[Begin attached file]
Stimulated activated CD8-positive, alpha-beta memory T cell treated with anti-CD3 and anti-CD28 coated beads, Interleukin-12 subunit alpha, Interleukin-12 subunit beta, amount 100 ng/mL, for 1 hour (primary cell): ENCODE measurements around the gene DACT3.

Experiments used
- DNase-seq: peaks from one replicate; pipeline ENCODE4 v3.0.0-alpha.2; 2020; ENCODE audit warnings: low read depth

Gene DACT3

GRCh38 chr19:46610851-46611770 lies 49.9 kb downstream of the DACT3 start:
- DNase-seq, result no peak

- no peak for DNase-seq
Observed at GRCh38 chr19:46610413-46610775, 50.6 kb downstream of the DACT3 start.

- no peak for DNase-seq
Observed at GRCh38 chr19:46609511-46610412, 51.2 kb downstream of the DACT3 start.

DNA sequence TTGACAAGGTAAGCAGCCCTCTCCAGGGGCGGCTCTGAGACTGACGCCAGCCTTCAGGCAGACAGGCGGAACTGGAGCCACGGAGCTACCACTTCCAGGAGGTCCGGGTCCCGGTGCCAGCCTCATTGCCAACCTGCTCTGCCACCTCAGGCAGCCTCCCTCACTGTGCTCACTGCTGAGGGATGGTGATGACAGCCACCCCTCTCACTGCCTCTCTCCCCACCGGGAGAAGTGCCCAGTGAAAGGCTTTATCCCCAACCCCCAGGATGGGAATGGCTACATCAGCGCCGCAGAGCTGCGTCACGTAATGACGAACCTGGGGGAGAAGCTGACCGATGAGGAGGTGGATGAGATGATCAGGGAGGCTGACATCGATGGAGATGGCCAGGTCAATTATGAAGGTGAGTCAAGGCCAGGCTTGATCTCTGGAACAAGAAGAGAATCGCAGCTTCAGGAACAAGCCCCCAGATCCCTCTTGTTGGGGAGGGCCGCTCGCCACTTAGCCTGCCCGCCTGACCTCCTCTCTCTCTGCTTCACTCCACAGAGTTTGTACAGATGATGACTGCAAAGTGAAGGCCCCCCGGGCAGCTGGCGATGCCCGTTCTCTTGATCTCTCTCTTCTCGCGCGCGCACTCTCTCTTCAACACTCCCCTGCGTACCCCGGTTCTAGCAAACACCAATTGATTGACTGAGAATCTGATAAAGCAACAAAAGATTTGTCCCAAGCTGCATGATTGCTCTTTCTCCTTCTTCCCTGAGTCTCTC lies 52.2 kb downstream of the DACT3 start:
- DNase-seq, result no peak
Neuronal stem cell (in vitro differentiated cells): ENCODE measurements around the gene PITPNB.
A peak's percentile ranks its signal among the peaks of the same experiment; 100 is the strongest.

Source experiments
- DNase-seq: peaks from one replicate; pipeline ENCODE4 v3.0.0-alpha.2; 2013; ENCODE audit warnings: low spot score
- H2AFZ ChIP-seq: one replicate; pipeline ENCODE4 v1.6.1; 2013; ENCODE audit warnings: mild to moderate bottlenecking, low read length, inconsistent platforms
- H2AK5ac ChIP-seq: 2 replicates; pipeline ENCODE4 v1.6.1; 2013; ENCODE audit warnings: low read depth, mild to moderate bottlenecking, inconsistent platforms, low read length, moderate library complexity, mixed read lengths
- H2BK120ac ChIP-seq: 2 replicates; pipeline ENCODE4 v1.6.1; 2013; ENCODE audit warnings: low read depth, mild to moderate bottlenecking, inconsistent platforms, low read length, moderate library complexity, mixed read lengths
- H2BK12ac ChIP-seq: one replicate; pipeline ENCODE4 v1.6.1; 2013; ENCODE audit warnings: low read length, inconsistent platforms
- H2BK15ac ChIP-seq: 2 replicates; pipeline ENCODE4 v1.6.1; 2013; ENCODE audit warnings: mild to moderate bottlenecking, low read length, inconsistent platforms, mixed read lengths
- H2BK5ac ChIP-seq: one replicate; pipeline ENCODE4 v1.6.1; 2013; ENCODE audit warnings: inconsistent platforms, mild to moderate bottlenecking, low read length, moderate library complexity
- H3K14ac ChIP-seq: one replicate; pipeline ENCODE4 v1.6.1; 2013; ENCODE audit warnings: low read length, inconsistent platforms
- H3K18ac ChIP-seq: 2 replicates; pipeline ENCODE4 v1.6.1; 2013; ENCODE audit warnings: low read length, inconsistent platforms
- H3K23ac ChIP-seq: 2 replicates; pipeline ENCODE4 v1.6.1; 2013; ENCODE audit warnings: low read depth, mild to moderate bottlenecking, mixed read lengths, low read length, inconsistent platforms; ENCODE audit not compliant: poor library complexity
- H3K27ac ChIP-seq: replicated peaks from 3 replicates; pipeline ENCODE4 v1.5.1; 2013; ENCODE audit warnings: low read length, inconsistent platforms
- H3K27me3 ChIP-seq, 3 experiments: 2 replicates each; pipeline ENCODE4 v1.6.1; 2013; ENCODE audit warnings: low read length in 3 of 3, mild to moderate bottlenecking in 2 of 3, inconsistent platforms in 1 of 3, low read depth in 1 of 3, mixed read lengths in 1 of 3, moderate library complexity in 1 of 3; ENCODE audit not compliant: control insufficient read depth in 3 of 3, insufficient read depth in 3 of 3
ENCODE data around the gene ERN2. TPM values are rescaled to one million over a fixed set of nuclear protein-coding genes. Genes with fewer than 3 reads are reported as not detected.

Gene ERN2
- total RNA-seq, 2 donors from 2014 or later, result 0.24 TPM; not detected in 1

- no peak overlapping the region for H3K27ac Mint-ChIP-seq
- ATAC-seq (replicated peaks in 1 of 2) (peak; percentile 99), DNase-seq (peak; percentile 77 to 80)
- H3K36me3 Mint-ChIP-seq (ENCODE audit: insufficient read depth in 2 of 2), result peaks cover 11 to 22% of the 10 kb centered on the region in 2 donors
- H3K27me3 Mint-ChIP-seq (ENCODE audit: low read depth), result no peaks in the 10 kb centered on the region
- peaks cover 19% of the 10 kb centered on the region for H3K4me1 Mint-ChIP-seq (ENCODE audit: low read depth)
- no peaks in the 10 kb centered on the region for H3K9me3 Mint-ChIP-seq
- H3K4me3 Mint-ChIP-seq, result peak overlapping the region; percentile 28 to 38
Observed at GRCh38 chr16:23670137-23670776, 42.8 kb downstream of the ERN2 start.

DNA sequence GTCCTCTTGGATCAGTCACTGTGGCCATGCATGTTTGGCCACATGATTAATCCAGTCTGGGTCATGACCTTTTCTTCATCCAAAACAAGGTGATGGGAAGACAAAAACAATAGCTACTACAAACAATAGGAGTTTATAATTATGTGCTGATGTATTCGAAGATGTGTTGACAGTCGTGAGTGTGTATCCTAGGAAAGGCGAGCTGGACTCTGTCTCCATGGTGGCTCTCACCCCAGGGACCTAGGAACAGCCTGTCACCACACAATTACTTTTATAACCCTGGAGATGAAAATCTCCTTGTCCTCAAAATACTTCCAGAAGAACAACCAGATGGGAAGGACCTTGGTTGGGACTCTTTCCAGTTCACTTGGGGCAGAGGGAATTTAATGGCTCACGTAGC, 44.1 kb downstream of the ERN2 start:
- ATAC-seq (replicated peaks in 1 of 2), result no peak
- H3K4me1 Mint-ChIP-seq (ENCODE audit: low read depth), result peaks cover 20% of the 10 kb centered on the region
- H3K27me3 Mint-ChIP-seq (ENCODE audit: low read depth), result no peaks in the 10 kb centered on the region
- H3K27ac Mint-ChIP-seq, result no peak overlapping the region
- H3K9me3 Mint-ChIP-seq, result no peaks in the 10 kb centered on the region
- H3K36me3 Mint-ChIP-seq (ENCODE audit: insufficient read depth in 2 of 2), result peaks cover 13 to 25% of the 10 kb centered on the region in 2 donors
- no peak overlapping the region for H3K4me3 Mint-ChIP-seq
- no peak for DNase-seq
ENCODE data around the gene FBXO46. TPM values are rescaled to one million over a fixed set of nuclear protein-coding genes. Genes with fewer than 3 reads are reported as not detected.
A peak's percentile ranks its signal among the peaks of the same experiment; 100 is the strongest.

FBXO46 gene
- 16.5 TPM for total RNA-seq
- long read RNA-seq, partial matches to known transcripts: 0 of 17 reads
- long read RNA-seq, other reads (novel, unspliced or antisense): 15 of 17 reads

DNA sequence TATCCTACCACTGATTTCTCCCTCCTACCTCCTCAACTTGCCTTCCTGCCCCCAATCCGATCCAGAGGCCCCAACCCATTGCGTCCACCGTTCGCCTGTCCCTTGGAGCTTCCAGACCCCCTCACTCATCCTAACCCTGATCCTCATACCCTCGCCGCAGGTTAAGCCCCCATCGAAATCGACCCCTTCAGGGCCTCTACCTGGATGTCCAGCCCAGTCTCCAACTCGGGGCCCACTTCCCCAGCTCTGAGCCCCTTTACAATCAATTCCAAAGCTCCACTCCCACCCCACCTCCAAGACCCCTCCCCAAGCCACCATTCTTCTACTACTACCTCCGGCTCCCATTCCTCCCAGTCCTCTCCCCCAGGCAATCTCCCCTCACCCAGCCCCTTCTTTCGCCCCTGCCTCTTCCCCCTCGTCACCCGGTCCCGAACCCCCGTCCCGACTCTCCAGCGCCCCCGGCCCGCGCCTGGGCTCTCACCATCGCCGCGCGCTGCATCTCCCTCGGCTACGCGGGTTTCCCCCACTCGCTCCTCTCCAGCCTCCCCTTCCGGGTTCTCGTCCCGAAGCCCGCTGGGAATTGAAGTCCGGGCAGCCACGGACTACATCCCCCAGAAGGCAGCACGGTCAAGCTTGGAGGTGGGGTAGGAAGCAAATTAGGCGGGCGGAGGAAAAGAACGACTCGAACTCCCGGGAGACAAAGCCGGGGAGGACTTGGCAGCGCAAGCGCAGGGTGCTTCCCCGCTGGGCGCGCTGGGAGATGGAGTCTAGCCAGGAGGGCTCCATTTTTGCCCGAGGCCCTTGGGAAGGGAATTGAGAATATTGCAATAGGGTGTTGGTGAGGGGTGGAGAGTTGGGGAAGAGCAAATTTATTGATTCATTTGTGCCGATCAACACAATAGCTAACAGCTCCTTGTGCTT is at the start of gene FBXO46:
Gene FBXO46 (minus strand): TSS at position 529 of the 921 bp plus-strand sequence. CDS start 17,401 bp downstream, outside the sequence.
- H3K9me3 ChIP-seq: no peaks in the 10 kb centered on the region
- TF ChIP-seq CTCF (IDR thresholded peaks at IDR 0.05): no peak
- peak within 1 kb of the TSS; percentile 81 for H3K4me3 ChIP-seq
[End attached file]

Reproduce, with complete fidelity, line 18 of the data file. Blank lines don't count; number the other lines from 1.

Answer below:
- H2AK5ac ChIP-seq: 2 replicates; pipeline ENCODE4 v1.6.1; 2013; ENCODE audit warnings: low read depth, mild to moderate bottlenecking, inconsistent platforms, low read length, moderate library complexity, mixed read lengths